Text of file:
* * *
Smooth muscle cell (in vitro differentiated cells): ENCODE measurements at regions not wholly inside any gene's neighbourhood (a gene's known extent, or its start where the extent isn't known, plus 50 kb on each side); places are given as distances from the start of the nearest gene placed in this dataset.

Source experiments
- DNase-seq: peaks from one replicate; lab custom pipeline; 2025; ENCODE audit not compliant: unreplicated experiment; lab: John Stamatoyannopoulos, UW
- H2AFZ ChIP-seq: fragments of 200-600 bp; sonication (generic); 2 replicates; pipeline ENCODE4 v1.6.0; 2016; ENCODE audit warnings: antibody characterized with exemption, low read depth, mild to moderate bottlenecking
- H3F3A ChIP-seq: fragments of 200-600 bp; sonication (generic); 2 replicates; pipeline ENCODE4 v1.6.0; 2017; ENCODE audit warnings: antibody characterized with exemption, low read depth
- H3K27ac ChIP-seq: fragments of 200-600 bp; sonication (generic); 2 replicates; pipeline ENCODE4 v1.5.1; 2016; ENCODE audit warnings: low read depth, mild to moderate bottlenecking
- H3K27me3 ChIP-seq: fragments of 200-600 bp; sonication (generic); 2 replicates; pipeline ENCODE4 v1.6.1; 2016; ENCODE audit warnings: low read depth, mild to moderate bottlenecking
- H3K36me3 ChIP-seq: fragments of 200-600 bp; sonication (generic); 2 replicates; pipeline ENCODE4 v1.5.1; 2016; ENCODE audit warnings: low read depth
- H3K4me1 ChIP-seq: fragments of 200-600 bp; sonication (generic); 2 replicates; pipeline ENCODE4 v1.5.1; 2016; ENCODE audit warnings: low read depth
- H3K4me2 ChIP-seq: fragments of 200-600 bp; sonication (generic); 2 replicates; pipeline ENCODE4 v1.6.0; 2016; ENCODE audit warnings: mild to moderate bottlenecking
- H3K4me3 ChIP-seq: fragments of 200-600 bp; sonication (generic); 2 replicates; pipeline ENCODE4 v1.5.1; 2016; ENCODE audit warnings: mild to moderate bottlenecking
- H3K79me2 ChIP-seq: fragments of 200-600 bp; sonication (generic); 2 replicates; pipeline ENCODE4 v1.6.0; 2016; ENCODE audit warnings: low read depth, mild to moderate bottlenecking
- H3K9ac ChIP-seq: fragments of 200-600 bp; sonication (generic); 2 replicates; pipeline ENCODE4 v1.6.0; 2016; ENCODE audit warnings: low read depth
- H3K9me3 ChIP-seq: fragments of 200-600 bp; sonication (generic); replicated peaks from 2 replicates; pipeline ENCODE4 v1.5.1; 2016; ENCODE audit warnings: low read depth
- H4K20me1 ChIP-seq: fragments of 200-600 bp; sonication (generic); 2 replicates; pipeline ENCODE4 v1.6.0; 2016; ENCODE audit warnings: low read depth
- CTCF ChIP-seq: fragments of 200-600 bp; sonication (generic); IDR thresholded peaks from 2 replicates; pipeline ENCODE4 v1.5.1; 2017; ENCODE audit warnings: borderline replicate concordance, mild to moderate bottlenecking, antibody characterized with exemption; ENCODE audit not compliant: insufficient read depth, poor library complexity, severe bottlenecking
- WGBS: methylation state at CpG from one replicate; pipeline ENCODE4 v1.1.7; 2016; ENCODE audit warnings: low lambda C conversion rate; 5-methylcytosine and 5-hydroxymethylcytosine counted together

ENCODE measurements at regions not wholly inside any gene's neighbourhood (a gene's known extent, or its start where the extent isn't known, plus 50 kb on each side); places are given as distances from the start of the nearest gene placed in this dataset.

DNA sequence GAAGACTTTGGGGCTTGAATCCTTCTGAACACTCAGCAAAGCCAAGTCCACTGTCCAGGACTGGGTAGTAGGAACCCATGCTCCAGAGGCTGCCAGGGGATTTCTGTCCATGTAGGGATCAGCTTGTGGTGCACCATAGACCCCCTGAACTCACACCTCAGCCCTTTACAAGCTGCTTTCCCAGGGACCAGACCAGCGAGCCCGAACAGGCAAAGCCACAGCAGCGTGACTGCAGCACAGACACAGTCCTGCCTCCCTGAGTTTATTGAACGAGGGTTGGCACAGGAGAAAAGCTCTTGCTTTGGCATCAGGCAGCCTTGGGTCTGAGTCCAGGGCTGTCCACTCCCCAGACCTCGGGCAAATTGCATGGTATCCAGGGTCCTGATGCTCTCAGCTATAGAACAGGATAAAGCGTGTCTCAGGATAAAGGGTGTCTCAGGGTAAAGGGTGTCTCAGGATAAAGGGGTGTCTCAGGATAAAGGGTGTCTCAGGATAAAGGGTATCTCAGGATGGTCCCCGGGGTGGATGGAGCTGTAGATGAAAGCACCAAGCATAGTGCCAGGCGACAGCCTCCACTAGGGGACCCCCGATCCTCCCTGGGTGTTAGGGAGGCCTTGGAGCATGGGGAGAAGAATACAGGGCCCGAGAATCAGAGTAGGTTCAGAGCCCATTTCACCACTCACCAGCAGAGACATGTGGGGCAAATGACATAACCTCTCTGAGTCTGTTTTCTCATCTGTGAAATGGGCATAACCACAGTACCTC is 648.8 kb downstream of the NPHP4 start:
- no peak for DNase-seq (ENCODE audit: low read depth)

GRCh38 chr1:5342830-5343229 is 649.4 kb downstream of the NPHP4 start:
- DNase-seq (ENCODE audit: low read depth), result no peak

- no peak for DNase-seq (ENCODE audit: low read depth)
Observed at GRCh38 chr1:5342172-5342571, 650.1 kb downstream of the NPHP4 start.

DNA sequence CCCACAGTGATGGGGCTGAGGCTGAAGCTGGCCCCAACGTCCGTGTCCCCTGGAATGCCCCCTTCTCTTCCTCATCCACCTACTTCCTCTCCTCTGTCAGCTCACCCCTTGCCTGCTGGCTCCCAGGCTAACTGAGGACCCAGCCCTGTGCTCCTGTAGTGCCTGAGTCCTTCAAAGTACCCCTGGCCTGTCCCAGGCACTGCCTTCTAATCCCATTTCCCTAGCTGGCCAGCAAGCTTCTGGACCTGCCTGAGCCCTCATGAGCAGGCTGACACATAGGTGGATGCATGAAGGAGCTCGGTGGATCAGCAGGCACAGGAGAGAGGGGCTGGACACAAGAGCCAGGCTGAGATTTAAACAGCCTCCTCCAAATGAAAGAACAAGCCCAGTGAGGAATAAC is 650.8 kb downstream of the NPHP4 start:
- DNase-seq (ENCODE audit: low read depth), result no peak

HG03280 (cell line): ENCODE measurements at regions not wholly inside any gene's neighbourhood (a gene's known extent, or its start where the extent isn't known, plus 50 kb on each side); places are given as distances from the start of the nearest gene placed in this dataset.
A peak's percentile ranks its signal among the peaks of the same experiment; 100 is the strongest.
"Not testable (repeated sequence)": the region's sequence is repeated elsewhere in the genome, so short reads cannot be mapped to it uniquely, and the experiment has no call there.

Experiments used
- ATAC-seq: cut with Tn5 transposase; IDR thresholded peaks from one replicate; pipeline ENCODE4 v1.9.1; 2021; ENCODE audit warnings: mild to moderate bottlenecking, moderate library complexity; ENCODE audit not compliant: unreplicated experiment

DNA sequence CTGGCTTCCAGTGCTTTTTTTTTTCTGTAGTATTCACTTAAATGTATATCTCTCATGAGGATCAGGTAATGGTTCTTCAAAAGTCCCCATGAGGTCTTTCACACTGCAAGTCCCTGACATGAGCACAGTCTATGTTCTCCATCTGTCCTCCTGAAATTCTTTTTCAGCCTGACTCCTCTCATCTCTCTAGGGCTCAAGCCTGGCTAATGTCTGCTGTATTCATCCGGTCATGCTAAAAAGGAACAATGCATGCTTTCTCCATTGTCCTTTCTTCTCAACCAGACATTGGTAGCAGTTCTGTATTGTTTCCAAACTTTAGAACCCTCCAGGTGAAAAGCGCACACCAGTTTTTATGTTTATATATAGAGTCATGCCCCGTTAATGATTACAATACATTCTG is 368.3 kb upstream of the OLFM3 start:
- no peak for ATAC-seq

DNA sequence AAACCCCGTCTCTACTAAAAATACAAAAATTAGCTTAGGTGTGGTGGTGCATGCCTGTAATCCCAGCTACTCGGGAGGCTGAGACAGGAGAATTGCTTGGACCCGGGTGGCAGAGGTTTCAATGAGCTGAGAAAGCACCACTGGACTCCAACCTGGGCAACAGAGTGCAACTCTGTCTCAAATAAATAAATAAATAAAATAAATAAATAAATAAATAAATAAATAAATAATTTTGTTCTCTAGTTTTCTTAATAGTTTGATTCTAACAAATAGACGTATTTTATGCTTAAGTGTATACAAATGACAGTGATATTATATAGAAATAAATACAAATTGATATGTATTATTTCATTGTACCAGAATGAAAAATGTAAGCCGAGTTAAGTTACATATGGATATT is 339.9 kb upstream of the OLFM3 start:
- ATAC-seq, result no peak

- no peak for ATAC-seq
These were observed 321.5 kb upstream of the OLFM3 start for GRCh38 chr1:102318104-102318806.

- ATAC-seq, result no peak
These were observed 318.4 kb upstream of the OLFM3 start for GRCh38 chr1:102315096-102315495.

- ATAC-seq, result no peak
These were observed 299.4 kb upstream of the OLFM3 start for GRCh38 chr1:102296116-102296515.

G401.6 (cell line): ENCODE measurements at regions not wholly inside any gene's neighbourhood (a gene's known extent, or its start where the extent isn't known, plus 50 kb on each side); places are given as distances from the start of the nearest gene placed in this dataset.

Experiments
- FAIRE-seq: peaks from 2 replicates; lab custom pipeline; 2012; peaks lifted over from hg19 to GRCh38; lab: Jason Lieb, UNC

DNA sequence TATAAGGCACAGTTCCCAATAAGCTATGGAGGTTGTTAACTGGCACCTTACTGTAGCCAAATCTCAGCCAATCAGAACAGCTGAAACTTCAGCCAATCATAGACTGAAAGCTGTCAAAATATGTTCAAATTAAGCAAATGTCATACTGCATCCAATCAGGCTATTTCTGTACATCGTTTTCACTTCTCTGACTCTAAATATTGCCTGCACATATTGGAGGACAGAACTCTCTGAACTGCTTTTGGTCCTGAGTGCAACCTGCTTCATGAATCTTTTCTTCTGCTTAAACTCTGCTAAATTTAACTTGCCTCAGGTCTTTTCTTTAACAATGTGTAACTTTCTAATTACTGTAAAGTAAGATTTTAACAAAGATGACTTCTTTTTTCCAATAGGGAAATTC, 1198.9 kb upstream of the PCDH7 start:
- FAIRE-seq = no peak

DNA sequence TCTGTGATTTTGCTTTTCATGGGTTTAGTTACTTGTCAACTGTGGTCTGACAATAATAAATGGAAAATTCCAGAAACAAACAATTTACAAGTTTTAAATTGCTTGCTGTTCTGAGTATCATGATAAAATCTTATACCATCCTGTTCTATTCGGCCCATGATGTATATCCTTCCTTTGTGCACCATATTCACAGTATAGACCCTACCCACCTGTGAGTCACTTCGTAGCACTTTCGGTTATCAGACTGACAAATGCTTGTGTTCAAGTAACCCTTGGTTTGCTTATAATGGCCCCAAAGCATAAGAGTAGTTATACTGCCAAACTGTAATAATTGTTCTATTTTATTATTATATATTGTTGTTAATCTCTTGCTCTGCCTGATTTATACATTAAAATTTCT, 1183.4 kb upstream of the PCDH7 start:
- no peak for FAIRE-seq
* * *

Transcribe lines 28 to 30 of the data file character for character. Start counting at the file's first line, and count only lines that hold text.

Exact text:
A peak's percentile ranks its signal among the peaks of the same experiment; 100 is the strongest.
"Not testable (repeated sequence)": the region's sequence is repeated elsewhere in the genome, so short reads cannot be mapped to it uniquely, and the experiment has no call there.

Experiments used